Fonte: Escola Superior de Tecnologia da Saúde de Lisboa Publicador: Escola Superior de Tecnologia da Saúde de Lisboa
Tipo: Artigo de Revista Científica
Publicado em /06/2014 POR
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46.36%
Perceber a rede estrutural formada pelos neurónios no cérebro a nível da macro escala é um desafio atual na área das neurociências. Neste estudo analisou-se a conectividade estrutural do cérebro em 22 indivíduos saudáveis e em dois doentes com epilepsia pós-traumática. Avaliaram-se as diferenças entre estes dois grupos. Também se pesquisaram diferenças a nível do género e idade no grupo de indivíduos saudáveis e os que têm valores médios mais elevados nas métricas de caracterização da rede. Para tal, desenvolveu-se um protocolo de análise recorrendo a diversos softwares especializados e usaram-se métricas da Teoria dos Grafos para a caracterização da conectividade estrutural entre 118 regiões encefálicas distintas. Dentro do grupo dos indivíduos saudáveis concluiu-se que os homens, no geral, são os que têm média mais alta para as métricas de caracterização da rede estrutural. Contudo, não se observaram diferenças significativas em relação ao género nas métricas de caracterização global do cérebro. Relativamente à idade, esta correlaciona-se negativamente, no geral, com as métricas de caracterização da rede estrutural. As regiões onde se observaram as diferenças mais importantes entre indivíduos saudáveis e doentes são: o sulco rolândico...

Combining Structural Connectivity and Response Latencies to Model the Structure of the Visual System

Capalbo, Michael; Postma, Eric; Goebel, Rainer
Fonte: Public Library of Science Publicador: Public Library of Science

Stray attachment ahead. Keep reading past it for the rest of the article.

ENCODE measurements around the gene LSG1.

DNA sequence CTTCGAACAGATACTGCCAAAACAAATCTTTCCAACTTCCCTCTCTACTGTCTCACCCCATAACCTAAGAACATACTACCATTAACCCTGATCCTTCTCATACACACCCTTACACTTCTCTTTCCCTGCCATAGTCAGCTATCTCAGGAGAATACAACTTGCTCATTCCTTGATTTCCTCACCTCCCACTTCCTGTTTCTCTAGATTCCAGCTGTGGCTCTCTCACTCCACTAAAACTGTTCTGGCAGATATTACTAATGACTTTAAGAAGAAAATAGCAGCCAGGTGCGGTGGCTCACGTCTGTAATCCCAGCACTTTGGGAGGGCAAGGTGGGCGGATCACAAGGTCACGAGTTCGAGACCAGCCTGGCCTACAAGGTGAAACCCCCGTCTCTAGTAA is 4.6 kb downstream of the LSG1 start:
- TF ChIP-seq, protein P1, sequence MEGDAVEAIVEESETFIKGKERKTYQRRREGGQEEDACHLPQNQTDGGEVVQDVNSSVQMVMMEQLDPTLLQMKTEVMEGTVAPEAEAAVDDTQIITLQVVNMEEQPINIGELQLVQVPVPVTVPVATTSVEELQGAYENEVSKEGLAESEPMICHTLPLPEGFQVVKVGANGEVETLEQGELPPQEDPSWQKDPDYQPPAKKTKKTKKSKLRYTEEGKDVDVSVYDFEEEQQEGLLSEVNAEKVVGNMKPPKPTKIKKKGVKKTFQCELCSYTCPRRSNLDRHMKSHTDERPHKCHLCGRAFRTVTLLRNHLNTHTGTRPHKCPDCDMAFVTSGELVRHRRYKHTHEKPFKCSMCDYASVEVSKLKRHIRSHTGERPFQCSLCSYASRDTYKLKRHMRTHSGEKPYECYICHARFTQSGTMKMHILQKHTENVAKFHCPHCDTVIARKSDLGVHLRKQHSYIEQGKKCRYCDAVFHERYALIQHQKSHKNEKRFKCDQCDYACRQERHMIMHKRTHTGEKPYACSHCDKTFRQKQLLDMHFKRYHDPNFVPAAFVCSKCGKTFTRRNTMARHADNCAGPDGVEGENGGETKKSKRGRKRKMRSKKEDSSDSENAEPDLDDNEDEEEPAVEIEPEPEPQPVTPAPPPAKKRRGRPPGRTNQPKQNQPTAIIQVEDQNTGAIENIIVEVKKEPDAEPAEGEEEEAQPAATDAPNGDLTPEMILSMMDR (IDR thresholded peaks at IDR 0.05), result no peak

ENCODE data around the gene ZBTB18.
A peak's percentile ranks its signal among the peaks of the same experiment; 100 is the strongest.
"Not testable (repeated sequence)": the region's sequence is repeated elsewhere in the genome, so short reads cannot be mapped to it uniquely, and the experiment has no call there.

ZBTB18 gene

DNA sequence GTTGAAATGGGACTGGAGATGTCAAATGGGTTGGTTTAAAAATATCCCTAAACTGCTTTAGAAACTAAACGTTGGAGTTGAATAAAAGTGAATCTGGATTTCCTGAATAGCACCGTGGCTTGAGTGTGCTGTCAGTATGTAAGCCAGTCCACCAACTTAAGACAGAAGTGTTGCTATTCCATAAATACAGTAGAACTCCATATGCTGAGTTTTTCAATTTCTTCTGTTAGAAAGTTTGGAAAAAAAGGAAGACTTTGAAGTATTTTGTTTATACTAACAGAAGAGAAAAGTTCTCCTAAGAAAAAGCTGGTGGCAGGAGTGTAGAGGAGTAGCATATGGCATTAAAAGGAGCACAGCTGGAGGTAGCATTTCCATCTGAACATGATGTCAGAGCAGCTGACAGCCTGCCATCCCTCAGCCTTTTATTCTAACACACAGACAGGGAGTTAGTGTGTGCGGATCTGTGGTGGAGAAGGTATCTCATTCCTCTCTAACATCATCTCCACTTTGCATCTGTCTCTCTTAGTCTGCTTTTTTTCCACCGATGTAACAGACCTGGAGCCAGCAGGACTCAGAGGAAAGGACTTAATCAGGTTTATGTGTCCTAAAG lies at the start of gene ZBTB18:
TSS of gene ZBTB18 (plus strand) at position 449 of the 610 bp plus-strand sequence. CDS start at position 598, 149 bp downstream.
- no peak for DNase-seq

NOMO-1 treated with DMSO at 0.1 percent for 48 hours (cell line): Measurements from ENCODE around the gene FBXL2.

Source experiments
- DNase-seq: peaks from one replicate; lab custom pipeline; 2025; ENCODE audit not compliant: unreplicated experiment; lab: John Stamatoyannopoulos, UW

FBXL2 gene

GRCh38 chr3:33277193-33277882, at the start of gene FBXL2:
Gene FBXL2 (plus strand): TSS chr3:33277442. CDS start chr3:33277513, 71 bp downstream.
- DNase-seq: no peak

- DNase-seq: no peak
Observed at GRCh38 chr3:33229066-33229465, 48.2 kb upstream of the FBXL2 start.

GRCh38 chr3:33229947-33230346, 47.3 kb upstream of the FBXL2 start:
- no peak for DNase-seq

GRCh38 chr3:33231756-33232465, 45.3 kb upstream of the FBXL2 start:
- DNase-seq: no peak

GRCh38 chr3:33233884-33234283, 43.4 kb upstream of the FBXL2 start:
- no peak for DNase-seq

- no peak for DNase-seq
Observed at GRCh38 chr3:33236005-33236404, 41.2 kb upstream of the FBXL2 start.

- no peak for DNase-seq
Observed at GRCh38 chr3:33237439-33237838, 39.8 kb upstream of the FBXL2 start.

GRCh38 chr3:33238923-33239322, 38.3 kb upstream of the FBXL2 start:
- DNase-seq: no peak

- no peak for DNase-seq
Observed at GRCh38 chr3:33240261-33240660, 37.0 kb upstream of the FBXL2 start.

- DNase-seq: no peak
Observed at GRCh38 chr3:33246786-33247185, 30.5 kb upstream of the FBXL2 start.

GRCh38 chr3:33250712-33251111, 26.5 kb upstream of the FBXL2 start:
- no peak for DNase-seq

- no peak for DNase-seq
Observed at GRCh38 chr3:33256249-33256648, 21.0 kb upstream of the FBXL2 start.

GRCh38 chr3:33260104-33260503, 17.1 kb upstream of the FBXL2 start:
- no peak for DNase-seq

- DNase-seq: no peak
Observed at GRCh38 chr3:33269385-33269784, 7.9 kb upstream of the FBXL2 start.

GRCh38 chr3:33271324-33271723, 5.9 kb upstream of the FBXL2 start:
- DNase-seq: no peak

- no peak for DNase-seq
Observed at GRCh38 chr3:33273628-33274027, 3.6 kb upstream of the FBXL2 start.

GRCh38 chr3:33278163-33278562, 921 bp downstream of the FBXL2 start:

Tipo: Artigo de Revista Científica
EN
Relevância na Pesquisa
46.35%
Several approaches exist to ascertain the connectivity of the brain, and these approaches lead to markedly different topologies, often incompatible with each other. Specifically, recent single-cell recording results seem incompatible with current structural connectivity models. We present a novel method that combines anatomical and temporal constraints to generate biologically plausible connectivity patterns of the visual system of the macaque monkey. Our method takes structural connectivity data from the CoCoMac database and recent single-cell recording data as input and employs an optimization technique to arrive at a new connectivity pattern of the visual system that is in agreement with both types of experimental data. The new connectivity pattern yields a revised model that has fewer levels than current models. In addition, it introduces subcortical–cortical connections. We show that these connections are essential for explaining latency data, are consistent with our current knowledge of the structural connectivity of the visual system, and might explain recent functional imaging results in humans. Furthermore we show that the revised model is not underconstrained like previous models and can be extended to include newer data and other kinds of data. We conclude that the revised model of the connectivity of the visual system reflects current knowledge on the structure and function of the visual system and addresses some of the limitations of previous models.

Resting-State Functional Connectivity Reflects Structural Connectivity in the Default Mode Network

Greicius, Michael D.; Supekar, Kaustubh; Menon, Vinod; Dougherty, Robert F.
Fonte: Oxford University Press Publicador: Oxford University Press
Tipo: Artigo de Revista Científica
EN
Relevância na Pesquisa
46.37%